So there I was rolling through Baja on a donut with the check engine light flashing and beeping at me at random intervals. There was no chance of dealing with the tire in Mexico because it was Sunday and we didn’t want my battery to get stolen. Yep…that’s a thing. We stopped in San Felipe for fuel and food. The gas station attendant actually complimented my Spanish, which was hilarious because my Spanish is virtually nonexistent. Despite the delay, we still felt like we could cross the border that night.
We passed through a final military checkpoint without any issues and made good time the rest of the way to Mexicali.
We arrived in Mexicali before dark and stopped at McDonald’s to double check directions to the border crossings. As I watched the Mighty Dodge make the left turn, I noticed the front driver’s side tire was flat. Are you fucking kidding me right now? Initially, the truck only needed to make it to Baja where it was to be discarded. That it had survived to this point was a fucking miracle. It has needed an alignment for, I dunno, forever so the tires are being directly worn. A failure like this was obviously only a matter of when but it had already been a long day.
Photo courtesy Andrew Stack
We parked across the street from McD’s in a residential area and discussed our next move. It was pretty obvious we wouldn’t be crossing the border until Monday. We saw a sign that looked like it could be a hotel so I stayed with the dogs and vehicles while the bf took a walk to size up our options. He chatted up a couple ladies outside a pizza/barbecue place and one of them called her nephew or whatever who said he could be at our location in a few minutes. He showed up shortly after with his girlfriend and advised he had a guy who could help. He called the guy who said he would be there in 45 minutes. We grabbed some food and right on time, this 20-something dude rolled up in an S-10 pickup with all kinds of tools and equipment in the back. He took one look at that tire and we knew it was jacked even by Mexican standards. It was clear he would have to remove the tire and take it to his shop to switch it out. He wasn’t sure if he had a tire that would fit and the bf told him it could be a used one and it really only needed to make it across the border. The kid seemed dubious, which is always concerning in Mexico. Usually, it’s the other way around. About another hour later, he came back with a different tire on the rim. It doesn’t even come close to matching the other (also mismatched) tires and wasn’t even technically the correct size but it worked. Fifty bucks later, we went in search of lodging since the Mexicali East border crossing had closed for the night. It may have made sense to just use the main crossing but those guys were dicks when we crossed southbound so we decided to get a room and use the East crossing in the morning. Mexicali is confusing in the dark but we only drove around for an extra hour or so…it was totally fine. Click the links below to see how we got to this point. Returning to the US: Sherman, I Just Really Need You to Poop Returning to the US: Leaving Todos Santos Returning to the US: First the Why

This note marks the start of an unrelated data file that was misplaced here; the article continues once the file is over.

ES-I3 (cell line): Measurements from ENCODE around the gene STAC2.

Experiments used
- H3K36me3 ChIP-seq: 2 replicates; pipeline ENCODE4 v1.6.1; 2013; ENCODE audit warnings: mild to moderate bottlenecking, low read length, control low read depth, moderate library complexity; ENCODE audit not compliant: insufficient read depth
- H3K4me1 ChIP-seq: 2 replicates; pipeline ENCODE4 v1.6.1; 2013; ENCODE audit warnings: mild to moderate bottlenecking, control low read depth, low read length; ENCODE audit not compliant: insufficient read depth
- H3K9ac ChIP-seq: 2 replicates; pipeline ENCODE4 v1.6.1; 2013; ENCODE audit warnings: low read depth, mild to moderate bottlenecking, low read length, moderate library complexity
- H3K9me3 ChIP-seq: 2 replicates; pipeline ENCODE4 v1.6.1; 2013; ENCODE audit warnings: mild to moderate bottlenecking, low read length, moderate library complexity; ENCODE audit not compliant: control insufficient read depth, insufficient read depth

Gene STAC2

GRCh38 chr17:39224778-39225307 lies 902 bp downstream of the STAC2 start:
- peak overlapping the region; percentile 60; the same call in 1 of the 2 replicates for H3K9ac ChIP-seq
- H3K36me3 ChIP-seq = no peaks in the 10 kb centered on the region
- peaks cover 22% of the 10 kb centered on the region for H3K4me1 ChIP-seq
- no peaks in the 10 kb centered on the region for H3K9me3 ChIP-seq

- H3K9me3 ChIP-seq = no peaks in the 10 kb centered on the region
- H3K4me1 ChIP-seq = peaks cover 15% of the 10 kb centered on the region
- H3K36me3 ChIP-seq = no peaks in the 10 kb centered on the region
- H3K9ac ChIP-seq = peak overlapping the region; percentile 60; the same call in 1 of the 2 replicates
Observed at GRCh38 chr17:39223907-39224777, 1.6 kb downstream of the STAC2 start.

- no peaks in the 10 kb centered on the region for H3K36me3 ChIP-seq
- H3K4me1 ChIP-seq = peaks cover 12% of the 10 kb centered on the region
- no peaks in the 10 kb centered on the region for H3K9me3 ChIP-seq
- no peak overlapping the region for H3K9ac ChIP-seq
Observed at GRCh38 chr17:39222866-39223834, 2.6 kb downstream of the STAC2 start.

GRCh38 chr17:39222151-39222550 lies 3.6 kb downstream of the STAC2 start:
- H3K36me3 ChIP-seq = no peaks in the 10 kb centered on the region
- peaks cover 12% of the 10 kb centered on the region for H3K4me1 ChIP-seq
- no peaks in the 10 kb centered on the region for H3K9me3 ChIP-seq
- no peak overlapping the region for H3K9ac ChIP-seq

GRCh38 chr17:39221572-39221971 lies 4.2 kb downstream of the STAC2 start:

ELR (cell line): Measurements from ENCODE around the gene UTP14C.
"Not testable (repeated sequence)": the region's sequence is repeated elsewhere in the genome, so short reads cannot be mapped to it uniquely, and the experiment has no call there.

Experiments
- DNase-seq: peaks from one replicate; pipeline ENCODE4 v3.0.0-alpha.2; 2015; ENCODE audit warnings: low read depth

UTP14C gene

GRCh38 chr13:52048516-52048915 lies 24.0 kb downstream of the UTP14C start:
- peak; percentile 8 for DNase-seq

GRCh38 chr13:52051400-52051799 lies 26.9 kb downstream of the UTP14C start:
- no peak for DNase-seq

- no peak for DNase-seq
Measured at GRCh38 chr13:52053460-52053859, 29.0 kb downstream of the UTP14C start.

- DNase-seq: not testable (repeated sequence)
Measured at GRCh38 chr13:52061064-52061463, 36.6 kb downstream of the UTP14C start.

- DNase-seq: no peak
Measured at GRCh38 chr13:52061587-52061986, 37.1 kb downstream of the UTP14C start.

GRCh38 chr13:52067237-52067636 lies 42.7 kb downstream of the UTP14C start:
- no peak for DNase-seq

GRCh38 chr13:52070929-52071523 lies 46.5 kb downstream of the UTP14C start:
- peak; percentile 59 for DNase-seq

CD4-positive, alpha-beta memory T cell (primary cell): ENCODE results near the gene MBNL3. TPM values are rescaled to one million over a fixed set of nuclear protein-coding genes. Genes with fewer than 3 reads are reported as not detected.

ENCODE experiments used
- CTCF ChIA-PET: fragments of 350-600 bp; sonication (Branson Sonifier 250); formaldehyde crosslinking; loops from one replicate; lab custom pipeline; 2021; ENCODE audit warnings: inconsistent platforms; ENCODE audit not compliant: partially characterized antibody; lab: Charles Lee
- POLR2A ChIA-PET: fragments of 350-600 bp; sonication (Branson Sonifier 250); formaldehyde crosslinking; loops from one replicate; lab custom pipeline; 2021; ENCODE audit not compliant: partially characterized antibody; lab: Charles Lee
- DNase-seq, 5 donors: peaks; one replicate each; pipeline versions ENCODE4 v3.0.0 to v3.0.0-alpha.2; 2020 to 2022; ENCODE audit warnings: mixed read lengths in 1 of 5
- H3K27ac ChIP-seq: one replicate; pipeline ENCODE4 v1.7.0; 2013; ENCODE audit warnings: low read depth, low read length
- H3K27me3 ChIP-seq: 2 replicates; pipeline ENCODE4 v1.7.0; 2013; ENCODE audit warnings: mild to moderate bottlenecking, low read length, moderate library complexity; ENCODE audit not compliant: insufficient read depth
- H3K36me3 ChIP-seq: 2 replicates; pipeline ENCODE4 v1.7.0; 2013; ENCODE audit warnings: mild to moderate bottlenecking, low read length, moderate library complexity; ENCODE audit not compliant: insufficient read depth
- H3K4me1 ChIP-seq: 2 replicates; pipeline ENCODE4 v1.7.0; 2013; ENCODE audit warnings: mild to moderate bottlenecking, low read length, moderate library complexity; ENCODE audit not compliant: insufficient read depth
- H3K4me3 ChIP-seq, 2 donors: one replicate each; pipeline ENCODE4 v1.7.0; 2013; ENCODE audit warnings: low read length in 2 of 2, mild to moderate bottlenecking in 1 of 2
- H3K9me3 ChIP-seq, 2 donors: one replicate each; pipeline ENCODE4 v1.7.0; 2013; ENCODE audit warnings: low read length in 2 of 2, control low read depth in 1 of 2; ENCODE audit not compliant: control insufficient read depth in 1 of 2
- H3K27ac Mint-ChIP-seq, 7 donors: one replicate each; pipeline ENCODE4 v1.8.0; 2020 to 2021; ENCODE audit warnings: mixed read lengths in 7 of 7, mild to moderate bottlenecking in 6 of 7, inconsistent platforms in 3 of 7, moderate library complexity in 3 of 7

Leave a Reply

Fill in your details below or click an icon to log in:

WordPress.com Logo

You are commenting using your WordPress.com account. Log Out /  Change )

Google photo

You are commenting using your Google account. Log Out /  Change )

Twitter picture

You are commenting using your Twitter account. Log Out /  Change )

Facebook photo

You are commenting using your Facebook account. Log Out /  Change )

Connecting to %s

This site uses Akismet to reduce spam. Learn how your comment data is processed.

Create a website or blog at WordPress.com

Up ↑

%d bloggers like this: